I do have lots of sympathy for men in prison (or anyone) who has grown up in some kind of marginalized setting. The question I was asking in this OP was why do some men find their way forward and some don’t? I don’t know the answer to that, but I proposed some possibilities. I’m asking the question because if we know why some make it through the hardship of growing up and some don’t, we might be better able to help everyone. Same goes for men in prison or kids in terrible schools. Why do some survive and some don’t so that we can do a better job of providing whatever it is that helps people survive the bad things.

But even people who experience significant hardship still bear some responsibility for trying to improve their own lives. They may have greater or lessor success, but if all they are going to do is sit there and blame someone else (who isn’t even the right person to blame) then no, that’s not OK. I’ve loved two such men and I married one of them — guys who weren’t born with advantages, but who none-the-less improved their lives. I had a rough childhood and young adult experience at the hands of my peers too. But I’m not spouting hate or saying that those people deserve to die.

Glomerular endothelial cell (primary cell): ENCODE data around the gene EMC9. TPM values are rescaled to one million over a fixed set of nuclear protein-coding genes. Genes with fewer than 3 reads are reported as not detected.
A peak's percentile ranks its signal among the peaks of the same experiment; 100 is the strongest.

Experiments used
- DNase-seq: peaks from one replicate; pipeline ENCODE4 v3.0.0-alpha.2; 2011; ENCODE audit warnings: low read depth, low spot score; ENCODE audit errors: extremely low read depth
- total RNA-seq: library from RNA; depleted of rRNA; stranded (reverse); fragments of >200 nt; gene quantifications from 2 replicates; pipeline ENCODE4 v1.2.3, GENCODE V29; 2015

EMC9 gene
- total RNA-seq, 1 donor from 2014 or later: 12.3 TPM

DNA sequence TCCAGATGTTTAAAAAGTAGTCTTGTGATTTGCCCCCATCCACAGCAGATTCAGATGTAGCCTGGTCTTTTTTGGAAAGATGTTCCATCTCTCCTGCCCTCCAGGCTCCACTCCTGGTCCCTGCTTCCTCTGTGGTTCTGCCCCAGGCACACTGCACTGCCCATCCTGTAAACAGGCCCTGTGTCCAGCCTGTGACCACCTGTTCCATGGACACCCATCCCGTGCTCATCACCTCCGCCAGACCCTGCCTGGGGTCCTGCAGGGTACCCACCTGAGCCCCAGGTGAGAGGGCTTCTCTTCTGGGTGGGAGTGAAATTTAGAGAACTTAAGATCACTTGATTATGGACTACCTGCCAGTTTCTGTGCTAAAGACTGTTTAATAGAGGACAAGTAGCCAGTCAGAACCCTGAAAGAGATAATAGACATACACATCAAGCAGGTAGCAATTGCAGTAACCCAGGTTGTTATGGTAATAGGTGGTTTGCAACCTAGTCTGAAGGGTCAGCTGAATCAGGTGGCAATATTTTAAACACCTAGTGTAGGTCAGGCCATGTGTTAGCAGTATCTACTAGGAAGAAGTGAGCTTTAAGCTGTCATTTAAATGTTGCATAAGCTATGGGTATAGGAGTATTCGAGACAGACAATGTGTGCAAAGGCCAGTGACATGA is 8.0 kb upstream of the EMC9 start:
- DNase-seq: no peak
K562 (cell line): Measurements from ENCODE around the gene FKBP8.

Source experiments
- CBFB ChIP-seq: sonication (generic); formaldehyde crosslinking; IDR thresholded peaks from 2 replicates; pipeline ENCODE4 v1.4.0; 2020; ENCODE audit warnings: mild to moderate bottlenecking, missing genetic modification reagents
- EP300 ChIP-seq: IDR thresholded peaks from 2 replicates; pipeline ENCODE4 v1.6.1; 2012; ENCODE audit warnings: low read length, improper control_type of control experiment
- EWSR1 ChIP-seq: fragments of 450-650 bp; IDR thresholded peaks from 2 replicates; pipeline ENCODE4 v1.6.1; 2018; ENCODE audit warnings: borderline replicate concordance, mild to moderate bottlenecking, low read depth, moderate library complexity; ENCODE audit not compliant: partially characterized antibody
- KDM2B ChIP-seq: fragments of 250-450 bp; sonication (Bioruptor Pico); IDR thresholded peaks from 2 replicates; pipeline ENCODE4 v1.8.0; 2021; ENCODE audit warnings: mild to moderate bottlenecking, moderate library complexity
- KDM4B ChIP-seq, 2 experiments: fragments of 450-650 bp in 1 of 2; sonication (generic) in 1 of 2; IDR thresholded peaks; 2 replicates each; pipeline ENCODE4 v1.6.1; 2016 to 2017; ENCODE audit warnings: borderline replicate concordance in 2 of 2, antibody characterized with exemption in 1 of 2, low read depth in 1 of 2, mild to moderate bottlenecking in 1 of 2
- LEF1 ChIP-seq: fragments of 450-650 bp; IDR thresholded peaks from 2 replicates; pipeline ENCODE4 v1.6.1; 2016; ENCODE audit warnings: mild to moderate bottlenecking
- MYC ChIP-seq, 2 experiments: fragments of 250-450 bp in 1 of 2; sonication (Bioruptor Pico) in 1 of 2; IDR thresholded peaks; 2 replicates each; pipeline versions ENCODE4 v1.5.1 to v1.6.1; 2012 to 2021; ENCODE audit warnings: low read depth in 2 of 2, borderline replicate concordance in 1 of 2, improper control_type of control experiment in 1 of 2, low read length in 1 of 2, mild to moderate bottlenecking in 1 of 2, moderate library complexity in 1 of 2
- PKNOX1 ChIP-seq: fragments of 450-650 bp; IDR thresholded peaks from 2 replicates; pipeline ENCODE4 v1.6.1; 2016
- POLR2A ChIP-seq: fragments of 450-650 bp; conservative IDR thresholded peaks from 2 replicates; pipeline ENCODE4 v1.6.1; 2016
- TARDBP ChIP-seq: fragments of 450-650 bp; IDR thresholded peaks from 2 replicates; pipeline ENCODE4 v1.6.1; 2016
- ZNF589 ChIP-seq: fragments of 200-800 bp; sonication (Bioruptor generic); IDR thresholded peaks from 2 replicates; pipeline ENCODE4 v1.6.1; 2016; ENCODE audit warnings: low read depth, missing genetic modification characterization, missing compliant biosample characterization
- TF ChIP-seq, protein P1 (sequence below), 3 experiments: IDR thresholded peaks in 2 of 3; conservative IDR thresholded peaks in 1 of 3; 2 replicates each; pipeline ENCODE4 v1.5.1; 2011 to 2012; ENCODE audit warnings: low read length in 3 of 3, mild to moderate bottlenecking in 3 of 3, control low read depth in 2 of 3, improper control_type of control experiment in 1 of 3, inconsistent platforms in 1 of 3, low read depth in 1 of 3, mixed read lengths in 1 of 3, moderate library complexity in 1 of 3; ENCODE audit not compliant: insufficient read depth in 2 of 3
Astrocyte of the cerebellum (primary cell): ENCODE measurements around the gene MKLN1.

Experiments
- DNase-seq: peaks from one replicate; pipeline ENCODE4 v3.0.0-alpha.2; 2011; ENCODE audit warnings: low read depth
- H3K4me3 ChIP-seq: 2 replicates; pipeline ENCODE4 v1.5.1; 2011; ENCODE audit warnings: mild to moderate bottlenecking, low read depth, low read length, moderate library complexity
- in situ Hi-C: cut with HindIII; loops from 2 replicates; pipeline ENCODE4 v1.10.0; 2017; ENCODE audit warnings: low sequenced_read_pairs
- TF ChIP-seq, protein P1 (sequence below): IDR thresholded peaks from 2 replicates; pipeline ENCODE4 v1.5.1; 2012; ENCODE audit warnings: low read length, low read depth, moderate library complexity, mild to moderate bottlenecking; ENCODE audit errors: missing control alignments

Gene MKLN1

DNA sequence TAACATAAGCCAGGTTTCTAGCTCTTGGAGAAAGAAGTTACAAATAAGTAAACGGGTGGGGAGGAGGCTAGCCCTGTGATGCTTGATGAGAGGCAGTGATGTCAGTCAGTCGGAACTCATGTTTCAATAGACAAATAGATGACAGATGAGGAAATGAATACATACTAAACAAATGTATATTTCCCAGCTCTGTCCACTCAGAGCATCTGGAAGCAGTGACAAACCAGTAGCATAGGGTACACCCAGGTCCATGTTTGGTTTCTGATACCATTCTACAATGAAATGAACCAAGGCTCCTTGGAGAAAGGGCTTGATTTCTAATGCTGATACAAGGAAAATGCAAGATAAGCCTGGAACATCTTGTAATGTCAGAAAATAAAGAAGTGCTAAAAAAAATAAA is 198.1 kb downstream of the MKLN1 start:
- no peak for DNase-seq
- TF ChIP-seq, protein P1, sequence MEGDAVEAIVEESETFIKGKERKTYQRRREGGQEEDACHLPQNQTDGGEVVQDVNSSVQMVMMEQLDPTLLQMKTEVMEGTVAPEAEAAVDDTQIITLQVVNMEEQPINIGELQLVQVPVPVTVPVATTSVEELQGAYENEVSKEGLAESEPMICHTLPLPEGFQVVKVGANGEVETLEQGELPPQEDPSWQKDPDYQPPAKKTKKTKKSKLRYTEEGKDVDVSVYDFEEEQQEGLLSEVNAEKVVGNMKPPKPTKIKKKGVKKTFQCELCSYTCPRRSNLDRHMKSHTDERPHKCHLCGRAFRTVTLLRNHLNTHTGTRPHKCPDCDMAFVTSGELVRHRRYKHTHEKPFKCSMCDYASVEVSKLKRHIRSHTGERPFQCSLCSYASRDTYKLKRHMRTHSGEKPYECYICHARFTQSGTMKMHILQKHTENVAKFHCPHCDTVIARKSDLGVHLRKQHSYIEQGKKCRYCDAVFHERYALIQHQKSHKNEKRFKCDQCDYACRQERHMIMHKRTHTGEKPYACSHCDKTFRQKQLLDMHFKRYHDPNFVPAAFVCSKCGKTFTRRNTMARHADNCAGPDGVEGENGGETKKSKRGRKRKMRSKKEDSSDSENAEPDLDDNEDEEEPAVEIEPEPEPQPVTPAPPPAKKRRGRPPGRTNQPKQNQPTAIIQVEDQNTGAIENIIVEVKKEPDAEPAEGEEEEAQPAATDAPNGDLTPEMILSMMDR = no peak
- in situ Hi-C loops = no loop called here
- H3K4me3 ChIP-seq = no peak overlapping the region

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Dispelling cultural myths with research-driven stories. My favorite word is “specious.” Not fragile like a flower; fragile like a bomb! Twitter @ElleBeau

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